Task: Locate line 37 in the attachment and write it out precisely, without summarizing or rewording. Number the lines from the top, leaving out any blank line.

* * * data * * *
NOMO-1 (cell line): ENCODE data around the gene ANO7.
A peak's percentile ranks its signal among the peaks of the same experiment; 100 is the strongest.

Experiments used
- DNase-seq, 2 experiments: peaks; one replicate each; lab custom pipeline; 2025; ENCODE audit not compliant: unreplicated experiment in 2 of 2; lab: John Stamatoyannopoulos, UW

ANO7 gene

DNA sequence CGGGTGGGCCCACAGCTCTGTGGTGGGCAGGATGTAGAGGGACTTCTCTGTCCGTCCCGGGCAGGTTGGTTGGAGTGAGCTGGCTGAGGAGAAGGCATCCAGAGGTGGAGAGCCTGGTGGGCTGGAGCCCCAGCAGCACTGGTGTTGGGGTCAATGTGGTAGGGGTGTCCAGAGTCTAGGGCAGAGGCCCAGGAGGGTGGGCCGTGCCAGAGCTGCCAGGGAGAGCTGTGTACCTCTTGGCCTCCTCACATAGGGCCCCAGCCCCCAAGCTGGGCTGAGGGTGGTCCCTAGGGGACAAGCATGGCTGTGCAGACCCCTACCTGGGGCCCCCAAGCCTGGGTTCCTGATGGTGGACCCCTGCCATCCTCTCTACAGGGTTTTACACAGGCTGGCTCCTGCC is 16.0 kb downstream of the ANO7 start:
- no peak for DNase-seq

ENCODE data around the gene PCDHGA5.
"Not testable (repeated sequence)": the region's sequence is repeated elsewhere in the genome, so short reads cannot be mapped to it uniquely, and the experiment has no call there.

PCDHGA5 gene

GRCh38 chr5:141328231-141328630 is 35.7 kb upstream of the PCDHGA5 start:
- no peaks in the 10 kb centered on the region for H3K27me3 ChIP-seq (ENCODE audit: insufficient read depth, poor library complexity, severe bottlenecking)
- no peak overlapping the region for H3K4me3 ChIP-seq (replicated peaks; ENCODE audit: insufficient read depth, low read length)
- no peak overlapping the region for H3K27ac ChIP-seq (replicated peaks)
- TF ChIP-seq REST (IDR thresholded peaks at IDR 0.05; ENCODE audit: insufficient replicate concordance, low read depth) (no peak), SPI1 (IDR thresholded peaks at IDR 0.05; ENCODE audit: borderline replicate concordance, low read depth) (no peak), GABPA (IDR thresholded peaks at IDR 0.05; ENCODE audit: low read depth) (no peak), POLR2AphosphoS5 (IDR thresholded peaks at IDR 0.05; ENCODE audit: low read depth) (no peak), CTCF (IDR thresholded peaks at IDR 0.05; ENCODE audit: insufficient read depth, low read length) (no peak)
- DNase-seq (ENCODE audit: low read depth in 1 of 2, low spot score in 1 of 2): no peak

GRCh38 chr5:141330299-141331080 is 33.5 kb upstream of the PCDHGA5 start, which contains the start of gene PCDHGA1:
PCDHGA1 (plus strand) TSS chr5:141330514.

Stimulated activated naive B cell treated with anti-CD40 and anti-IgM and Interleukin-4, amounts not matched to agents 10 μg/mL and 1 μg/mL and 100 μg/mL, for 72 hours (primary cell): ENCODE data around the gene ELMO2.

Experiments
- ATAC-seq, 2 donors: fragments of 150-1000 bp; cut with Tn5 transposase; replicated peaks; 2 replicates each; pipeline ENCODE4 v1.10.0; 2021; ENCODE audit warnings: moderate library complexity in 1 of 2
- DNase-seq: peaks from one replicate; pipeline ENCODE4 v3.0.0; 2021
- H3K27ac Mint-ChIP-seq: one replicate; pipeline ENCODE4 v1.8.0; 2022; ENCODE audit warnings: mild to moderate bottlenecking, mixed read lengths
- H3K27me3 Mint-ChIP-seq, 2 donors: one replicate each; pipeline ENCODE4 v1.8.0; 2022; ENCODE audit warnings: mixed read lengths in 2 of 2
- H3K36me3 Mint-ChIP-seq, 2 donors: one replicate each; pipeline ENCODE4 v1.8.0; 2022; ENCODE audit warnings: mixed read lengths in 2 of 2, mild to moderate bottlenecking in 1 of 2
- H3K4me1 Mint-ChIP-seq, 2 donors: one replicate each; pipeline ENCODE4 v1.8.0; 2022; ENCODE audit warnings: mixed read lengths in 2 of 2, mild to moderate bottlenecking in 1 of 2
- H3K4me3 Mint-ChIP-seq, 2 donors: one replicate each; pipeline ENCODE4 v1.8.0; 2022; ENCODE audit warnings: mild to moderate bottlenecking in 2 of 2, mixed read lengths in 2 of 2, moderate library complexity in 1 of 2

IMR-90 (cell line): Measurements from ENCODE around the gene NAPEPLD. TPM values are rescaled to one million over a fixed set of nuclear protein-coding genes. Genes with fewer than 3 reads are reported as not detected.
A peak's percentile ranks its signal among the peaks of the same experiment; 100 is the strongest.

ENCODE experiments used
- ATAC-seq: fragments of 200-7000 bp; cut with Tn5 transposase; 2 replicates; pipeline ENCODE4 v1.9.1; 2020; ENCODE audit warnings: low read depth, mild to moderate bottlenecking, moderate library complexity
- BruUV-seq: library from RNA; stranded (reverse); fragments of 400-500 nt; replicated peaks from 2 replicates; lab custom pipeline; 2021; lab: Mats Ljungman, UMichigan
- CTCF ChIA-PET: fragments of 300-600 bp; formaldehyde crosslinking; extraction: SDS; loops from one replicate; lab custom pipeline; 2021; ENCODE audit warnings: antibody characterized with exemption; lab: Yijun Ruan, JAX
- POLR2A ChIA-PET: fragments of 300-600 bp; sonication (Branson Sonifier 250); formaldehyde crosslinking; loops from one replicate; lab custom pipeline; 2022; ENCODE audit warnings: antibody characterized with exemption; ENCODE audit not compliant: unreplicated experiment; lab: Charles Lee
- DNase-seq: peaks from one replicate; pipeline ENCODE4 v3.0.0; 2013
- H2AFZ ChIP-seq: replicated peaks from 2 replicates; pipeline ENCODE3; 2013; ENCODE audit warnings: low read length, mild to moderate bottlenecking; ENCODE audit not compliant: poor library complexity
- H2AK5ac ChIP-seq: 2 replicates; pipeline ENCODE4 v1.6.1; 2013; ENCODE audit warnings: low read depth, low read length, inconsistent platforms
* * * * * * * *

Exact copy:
- H2AK5ac ChIP-seq: 2 replicates; pipeline ENCODE4 v1.6.1; 2013; ENCODE audit warnings: low read depth, low read length, inconsistent platforms